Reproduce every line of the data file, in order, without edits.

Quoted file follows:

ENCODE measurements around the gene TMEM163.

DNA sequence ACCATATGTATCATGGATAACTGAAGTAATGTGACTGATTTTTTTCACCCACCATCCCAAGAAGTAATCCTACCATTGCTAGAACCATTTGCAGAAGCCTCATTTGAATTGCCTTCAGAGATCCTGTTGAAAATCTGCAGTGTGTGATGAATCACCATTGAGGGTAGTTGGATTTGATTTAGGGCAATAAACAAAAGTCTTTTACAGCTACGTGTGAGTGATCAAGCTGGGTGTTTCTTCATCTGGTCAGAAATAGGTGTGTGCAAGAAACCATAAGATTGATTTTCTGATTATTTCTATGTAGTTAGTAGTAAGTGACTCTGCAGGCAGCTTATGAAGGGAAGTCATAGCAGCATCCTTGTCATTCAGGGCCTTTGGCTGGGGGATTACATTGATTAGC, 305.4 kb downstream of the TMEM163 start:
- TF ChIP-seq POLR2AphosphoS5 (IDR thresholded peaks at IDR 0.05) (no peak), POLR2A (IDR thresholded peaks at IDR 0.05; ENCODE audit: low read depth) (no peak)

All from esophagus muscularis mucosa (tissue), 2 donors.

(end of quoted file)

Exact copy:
ENCODE measurements around the gene TMEM163.

DNA sequence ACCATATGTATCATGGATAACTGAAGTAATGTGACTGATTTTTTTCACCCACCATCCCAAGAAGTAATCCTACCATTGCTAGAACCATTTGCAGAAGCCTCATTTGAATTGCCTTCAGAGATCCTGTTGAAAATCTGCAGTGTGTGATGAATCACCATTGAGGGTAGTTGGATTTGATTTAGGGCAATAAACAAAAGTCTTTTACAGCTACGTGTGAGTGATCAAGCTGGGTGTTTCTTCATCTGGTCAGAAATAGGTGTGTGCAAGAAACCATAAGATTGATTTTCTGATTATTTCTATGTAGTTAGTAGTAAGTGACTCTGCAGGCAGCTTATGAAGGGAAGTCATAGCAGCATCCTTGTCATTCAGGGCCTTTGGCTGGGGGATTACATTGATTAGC, 305.4 kb downstream of the TMEM163 start:
- TF ChIP-seq POLR2AphosphoS5 (IDR thresholded peaks at IDR 0.05) (no peak), POLR2A (IDR thresholded peaks at IDR 0.05; ENCODE audit: low read depth) (no peak)

All from esophagus muscularis mucosa (tissue), 2 donors.